molecules represent ideal candidates for storage
qubits and time keepers in future precision measurements on dipolar quantum matter.
The experiment starts with the creation of 23Na40K
molecules in the singlet rovibrational ground state
X1Sþjv ¼ 0; J ¼ 0i (17, 27). Here, v denotes the
vibrational quantum state, and J is the total angular
momentum quantum number, neglecting nuclear
spins. To reach the ground state, weakly bound
Feshbach molecules of 23Na40K are created and
subsequently transferred to the singlet rovibrational ground state by means of stimulated Raman
adiabatic passage (STIRAP) (17, 28). By choosing
the polarization of the Raman beams appropriately,
we create a pure ensemble of 2 × 103 ground-state
molecules, all in the lowest energy hyperfine level. The molecular ensemble typically has an average density of n = 2 × 1010 cm–3 and a temperature
of 300 nK and is trapped in a crossed optical dipole trap operating at a wavelength of l = 1064 nm.
Finally, the ground-state molecules are detected by
a reverse STIRAP transfer back to Feshbach mole-
cules and subsequent imaging of the 40K com-
ponent by using light resonant on the atomic
cycling transition. This procedure selectively de-
tects molecules in the lowest hyperfine level (17).
After the creation of ground-state molecules, a
two-photon microwave pulse is applied to prepare each of the molecules in a superposition of
two hyperfine levels within jv ¼ 0; J ¼ 0i (Fig. 1).
At a magnetic field of 85.6 G, where the experiment operates, the 36 hyperfine levels in J ¼ 0
are split by the nuclear Zeeman effect (17, 20).
Hence, the nuclear spin projections mINa and mIK
are good quantum numbers. The two levels that
form the superposition state are the lowest hyperfine level jmINa ; mIK i ¼ j3=2; –4i and the first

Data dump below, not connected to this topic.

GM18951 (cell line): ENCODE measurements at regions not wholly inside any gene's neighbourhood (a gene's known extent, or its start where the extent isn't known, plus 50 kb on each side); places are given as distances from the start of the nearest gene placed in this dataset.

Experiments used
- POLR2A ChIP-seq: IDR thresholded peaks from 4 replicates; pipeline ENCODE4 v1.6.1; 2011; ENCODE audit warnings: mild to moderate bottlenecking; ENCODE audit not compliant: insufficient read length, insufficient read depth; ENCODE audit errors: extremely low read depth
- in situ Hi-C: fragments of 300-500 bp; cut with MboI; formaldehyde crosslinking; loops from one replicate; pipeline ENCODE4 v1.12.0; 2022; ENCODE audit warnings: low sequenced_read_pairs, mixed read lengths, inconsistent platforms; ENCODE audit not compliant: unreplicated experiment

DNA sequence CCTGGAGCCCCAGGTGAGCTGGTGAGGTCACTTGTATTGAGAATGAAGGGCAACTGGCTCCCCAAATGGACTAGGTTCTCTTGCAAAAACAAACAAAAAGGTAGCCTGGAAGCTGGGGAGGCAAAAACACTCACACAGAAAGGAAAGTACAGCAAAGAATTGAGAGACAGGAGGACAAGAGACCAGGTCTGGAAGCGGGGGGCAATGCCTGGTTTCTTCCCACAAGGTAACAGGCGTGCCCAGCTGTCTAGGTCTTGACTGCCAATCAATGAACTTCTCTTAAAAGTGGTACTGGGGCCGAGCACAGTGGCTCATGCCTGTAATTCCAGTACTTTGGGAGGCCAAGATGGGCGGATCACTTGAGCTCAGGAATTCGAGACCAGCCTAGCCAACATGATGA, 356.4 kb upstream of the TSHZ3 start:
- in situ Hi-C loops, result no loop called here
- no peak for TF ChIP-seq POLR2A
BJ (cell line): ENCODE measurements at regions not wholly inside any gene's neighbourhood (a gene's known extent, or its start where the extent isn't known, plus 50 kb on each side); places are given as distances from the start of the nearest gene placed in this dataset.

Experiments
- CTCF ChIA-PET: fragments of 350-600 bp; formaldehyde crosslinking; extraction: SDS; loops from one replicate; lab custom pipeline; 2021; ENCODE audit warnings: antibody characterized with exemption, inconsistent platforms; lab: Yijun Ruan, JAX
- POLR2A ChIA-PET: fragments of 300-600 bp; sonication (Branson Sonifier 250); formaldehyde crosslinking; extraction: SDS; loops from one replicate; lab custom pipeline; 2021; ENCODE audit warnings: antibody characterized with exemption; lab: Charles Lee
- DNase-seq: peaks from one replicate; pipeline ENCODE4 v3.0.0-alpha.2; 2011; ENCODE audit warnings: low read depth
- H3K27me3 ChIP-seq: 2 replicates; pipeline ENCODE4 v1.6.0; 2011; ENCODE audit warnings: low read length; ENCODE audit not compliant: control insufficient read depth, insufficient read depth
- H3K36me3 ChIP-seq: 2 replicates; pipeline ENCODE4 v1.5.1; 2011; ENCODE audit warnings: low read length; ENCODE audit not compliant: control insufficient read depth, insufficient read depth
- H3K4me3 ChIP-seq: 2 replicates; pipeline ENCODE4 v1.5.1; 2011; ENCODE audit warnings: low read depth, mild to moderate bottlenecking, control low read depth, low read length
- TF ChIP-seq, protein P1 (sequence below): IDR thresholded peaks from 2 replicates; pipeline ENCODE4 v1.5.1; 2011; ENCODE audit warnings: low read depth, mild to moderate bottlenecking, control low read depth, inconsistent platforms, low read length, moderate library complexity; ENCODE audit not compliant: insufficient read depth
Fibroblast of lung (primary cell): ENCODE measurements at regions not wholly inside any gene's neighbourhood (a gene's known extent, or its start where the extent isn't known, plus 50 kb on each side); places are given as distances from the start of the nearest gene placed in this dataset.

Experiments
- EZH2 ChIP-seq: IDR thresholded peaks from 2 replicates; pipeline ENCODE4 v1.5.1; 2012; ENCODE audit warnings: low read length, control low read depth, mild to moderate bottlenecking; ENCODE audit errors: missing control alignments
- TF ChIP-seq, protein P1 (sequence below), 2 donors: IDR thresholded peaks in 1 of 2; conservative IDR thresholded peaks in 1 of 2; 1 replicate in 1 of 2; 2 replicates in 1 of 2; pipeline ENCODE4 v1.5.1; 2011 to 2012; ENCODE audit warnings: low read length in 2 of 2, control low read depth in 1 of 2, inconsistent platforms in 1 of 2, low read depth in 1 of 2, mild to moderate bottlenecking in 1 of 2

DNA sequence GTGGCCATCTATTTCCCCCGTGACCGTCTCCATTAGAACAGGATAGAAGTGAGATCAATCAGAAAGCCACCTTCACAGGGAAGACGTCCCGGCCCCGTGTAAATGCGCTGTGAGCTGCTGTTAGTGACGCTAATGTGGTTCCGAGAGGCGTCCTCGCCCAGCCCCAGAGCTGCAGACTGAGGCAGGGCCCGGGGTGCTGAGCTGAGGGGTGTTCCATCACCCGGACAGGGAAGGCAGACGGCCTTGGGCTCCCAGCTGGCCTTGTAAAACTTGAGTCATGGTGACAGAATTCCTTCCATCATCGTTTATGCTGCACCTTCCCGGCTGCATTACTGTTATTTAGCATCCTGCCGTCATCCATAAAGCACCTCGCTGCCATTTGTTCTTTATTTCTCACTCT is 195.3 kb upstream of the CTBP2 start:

excited hyperfine level j3=2; –3i, denoted by j↓i
and j↑i, respectively. For the coherent transfer
between j↓i and j↑i, a hyperfine level with mixed
mIK = −4 and −3 character in the rotationally
excited jv ¼ 0; J ¼ 1i state (20) is used as an intermediate state to drive two-photon Rabi oscillations (27).
Ramsey precession is initiated by applying a
p/2-pulse near the microwave two-photon resonance. Subsequently, the superposition state undergoes field-free time evolution with respect to the
unperturbed resonance frequency wres. After a
hold time T, we apply a second p/2-pulse and
record the number of molecules in j↓i (Fig. 2). By
fitting the observed Ramsey precession with a
model that incorporates the decay of molecule
number and coherence (27), we extract the molecule lifetime T1 and the coherence time T ; 2. At a
molecular lifetime of T1 = 1.9(5) s, we observe a
coherence time on the scale of a second, T ; 2 =
0.7(3) s, which is a thousand times longer than
rotational coherence times measured similarly
without spin-echo techniques. The oscillation frequency of the Ramsey precession is given by the
difference of the two-photon microwave drive,
w1 ; w2, and the unperturbed resonance frequency, wres. From this, we extract the energy difference
between j↓i andj↑i to be wres = 2p × 20.514(10) kHz
at a magnetic field of 85.6 G, which allows us to
Fig. 2. Coherent Ramsey precession of nuclear spin states in
23Na40K. An initial p/2-pulse, resonant on the dressed two-photon
transition, creates a superposition of the j↓i and j↑i states in the
equatorial plane of the Bloch sphere (see inset). The Bloch vector
precesses at a frequency jðw1 ; w2 Þ ; wres j for a variable precession time
T until a second resonant p/2-pulse completes the Ramsey sequence.
The solid blue line is a fit of the complete data set with a single oscillation
frequency and phase (27), indicating the phase coherence of the
Ramsey precession. The bottom row shows magnified sections of the
full data set above. Data points correspond to the average of typically
three experimental runs; the error bars denote the standard deviation
of the mean.
Fig. 3. High-resolution Ramsey spectroscopy. Ramsey fringes are recorded
as a function of two-photon drive frequency w1 ; w2, keeping the precession
time T = 112 ms fixed. The distance between adjacent Ramsey fringes is 1/T ≈
8.9 Hz, resulting in hertz-level precision. The solid blue line shows a fit with a
Ramsey line shape function that includes, as a free parameter, the two-photon
Rabi coupling W (27), which determines the overall envelope of the spectrum.